Despite the dearth of flowers on Thursday they came as a last tribute to somoene who loved them so well, in many wreaths of remembrance, the hearse piled high with them and buried with the casket were those to which the name of his son Orry, the absent one, and his little grand-daughter Lola, were attached. Others were from his son Will, Ruby and Little Roy, Moonie and Frank, Auntie and Effie, Lettie, Dot and Aunty May, Jack and Ern. and Jack Hart, Mr. and Mrs. Herbert H. Hart, Mr. and Mrs. R. H. Stevenson, Star of the South M.U.I.O.O.F., Mrs Caird and Miss Caird, Mrs. H. A. King, Mrs Irving and family, Miss. A. Wilson, Mr. and Mrs. C. H. Morton, Mr. and Mrs. A. Sewell, Mr. and Mrs. J. Symons, Masonic Lodge Kiama, Mr. and Mrs. Jack Carson and family, Mrs Carson ? and family, Mr. and Mrs. H. Honey and family, Rector and Parishoners of Christ Church,  Choir of Christ Church, Mrs. Kieran Ryan and family, Mr. and Mrs. Walter Cocks, The Rainbow family, Mrs. and Miss. Windsor, Mr. and Mrs. Pike and family, Mr. and Mrs. D. E. Weir and family, Dr. and Mrs. Beith and family, Misses M. and E. Weston, Mr. and Mrs. C. D. Fullar, Kiama Horticultural Society, Mr. and Mrs. Thos. Frederick and family, Mr. and Mrs. Roy Colley, Mr. and Mrs. A. Nicholson.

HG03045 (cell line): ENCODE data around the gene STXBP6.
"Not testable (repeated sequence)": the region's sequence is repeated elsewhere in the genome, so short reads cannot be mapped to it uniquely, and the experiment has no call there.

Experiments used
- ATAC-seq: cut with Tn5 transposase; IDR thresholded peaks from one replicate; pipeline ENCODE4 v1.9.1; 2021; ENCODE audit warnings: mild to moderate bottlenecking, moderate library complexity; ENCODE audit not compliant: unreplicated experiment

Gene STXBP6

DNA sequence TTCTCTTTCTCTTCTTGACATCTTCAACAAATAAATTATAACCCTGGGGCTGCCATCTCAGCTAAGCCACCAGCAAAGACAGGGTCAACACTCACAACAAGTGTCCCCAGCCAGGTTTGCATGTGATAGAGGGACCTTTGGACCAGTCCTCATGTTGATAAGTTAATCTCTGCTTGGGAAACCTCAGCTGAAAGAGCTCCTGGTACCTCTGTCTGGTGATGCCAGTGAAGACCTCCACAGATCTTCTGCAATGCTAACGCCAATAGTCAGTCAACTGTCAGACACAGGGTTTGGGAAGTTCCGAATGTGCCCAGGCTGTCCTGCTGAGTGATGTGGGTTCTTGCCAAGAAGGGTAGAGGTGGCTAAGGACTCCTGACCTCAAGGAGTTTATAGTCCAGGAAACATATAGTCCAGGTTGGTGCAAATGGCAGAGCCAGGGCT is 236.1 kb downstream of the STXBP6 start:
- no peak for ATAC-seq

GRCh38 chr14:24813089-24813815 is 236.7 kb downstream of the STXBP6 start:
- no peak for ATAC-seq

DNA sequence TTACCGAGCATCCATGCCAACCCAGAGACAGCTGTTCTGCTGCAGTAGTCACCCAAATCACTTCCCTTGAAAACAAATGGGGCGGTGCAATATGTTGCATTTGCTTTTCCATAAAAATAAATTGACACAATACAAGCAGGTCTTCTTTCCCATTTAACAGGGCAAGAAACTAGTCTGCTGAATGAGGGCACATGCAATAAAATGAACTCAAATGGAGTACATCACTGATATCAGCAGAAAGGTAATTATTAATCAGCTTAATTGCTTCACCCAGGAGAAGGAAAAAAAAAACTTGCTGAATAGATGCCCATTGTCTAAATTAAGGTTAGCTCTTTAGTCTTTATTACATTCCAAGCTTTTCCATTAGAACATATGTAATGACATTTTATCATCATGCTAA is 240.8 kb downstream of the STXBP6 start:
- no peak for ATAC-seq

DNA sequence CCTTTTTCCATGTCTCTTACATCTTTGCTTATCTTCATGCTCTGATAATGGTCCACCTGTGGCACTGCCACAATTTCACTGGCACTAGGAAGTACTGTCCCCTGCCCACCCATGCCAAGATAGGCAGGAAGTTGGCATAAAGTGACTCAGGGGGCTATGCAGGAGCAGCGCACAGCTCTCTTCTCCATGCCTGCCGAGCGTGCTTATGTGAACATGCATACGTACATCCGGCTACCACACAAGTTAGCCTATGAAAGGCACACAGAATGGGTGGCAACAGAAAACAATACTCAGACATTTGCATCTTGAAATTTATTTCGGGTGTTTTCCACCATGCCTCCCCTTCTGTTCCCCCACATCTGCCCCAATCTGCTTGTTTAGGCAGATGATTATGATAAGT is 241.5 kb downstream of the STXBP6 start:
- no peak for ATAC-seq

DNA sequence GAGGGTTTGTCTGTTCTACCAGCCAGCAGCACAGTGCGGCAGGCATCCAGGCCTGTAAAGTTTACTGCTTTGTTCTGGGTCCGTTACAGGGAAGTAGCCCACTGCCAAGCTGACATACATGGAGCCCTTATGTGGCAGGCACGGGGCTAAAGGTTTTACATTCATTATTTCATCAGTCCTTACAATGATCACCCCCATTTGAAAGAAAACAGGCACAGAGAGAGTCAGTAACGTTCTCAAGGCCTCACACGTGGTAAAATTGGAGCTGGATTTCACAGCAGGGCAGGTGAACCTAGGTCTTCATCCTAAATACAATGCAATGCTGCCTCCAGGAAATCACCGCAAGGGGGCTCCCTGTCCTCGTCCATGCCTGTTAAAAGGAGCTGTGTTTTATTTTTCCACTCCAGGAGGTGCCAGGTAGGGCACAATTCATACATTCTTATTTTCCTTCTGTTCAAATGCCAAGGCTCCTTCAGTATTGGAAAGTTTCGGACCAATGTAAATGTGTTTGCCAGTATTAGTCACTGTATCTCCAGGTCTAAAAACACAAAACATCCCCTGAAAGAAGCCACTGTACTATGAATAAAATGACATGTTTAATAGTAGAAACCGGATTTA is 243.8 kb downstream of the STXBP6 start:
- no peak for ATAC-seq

The service at the graveside was conducted by the Rev. A. H. Gallop. Members of the Masonic Lodge and Oddfellows acted as pall-bearers and the service of the Masonic order was read by Bro. G. H. Chapman, and that of the Oldfellows by Bro. R. Hendeson.